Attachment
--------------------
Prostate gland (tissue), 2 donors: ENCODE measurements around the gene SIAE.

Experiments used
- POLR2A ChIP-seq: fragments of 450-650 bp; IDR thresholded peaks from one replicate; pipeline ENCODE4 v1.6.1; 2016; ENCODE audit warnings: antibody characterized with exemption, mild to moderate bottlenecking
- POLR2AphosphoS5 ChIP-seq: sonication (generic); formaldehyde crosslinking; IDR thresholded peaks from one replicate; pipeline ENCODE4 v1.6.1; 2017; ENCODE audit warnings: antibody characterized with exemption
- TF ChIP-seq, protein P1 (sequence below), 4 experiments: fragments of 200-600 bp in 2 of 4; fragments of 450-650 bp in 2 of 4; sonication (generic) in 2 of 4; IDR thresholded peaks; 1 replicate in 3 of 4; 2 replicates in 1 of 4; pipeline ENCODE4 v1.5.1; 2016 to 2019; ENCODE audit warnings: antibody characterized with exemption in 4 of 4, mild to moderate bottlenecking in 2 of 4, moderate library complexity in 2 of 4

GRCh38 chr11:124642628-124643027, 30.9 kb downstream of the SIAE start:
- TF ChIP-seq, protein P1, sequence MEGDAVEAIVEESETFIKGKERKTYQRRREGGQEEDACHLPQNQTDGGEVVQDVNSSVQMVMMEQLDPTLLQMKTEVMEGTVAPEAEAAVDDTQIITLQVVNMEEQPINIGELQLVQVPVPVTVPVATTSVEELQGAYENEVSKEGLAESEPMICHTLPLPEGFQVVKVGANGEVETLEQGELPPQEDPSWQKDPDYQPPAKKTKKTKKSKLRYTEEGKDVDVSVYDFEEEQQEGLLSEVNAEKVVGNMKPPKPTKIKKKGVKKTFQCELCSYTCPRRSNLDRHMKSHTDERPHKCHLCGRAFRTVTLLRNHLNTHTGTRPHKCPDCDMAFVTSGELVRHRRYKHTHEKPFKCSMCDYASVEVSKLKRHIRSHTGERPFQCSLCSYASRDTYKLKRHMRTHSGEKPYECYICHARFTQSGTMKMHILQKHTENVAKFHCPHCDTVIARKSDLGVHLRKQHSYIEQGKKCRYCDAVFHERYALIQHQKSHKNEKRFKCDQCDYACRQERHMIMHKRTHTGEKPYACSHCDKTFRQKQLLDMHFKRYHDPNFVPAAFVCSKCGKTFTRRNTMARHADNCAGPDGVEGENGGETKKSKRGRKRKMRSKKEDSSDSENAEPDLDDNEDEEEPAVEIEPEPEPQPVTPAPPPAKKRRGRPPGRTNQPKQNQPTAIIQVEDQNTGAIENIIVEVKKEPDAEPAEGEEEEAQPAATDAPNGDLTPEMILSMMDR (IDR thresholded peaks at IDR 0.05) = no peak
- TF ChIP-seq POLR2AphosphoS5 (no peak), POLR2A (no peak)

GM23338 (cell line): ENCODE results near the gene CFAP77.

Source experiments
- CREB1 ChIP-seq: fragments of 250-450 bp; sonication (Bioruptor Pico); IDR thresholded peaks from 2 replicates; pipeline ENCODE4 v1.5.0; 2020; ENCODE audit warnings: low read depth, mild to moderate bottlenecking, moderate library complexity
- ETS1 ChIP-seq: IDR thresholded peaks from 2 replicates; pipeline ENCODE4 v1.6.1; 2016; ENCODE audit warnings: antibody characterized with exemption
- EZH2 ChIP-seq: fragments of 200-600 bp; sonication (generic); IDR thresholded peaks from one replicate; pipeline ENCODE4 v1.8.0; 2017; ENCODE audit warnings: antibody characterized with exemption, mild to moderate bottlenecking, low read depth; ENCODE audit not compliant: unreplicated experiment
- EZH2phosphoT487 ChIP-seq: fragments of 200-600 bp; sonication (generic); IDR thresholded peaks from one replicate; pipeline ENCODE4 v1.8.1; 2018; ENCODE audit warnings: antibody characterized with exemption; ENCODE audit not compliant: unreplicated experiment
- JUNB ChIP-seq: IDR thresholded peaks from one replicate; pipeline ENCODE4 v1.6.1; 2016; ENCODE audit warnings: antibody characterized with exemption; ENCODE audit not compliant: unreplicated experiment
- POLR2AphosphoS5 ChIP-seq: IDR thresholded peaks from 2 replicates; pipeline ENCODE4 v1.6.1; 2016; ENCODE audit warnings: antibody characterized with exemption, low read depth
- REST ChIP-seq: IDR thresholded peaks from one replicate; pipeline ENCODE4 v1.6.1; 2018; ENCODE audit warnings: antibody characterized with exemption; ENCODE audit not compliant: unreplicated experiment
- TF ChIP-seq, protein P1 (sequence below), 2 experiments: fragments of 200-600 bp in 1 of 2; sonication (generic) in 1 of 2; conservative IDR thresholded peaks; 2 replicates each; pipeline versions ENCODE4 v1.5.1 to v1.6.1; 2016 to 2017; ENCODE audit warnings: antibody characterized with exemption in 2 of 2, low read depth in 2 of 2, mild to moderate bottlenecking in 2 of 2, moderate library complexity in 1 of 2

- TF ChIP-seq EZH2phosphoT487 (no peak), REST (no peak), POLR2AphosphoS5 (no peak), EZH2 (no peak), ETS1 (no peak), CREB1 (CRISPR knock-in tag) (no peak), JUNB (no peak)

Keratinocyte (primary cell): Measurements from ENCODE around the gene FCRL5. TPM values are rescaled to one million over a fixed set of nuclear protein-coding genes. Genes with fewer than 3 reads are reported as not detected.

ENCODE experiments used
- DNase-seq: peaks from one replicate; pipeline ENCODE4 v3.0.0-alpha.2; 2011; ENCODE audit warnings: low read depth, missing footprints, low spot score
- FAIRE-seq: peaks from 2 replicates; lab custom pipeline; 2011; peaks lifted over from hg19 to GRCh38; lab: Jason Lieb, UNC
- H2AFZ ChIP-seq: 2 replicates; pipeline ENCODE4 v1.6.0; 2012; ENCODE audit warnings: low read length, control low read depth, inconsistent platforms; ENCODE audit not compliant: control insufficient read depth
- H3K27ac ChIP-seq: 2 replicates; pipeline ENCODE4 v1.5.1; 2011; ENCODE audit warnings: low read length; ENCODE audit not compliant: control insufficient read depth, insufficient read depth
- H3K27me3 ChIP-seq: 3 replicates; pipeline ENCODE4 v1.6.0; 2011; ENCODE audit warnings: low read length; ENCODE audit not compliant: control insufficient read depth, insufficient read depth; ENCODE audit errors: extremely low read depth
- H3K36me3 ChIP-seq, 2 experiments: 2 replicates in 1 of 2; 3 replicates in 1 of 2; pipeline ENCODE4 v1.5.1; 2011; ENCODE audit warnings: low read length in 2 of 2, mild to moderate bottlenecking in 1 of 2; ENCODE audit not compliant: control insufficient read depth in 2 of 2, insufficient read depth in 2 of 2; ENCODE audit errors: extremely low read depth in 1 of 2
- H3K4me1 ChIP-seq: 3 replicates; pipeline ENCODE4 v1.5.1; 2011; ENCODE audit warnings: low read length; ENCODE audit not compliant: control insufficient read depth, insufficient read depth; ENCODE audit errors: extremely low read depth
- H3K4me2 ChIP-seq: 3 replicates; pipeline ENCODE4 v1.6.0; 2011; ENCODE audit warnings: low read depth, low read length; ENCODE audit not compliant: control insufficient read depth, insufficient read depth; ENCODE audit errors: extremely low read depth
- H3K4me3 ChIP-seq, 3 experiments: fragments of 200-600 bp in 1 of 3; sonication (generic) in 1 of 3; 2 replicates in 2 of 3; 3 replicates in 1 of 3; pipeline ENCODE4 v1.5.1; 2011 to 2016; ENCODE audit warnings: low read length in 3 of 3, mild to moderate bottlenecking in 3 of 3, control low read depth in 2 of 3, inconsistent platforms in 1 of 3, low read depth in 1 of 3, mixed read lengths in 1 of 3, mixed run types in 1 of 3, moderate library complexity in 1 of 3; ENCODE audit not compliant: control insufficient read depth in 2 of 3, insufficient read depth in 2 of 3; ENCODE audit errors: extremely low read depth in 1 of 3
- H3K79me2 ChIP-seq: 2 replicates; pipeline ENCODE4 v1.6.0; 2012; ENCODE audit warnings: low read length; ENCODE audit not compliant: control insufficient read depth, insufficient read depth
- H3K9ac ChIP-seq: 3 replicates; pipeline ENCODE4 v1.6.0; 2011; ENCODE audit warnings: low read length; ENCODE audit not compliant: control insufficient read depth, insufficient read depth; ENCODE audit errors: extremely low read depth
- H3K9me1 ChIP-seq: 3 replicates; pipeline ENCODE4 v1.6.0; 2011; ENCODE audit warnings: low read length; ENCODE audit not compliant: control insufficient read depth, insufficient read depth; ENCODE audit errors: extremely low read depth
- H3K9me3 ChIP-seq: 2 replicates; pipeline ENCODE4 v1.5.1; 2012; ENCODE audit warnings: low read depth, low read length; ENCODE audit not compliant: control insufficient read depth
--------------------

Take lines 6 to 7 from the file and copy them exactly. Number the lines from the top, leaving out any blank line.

GRCh38 chr11:124642628-124643027, 30.9 kb downstream of the SIAE start:
- TF ChIP-seq, protein P1, sequence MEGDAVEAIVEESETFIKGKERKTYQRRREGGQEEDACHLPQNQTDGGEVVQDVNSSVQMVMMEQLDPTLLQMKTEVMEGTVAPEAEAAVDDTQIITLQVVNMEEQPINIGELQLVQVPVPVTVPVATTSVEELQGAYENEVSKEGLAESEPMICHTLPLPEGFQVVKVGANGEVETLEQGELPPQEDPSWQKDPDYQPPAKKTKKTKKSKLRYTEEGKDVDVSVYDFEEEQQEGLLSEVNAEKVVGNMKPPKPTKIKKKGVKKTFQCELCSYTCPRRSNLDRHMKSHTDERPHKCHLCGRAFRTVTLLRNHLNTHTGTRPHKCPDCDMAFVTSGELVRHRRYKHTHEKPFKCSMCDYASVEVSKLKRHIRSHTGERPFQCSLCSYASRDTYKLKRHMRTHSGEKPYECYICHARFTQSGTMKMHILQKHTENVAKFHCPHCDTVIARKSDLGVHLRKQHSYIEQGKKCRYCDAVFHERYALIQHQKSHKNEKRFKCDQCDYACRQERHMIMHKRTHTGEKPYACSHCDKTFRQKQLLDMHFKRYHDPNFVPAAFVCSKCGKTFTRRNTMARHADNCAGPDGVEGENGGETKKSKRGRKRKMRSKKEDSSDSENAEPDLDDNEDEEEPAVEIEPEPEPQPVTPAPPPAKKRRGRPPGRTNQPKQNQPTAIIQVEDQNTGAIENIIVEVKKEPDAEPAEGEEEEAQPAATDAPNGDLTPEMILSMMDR (IDR thresholded peaks at IDR 0.05) = no peak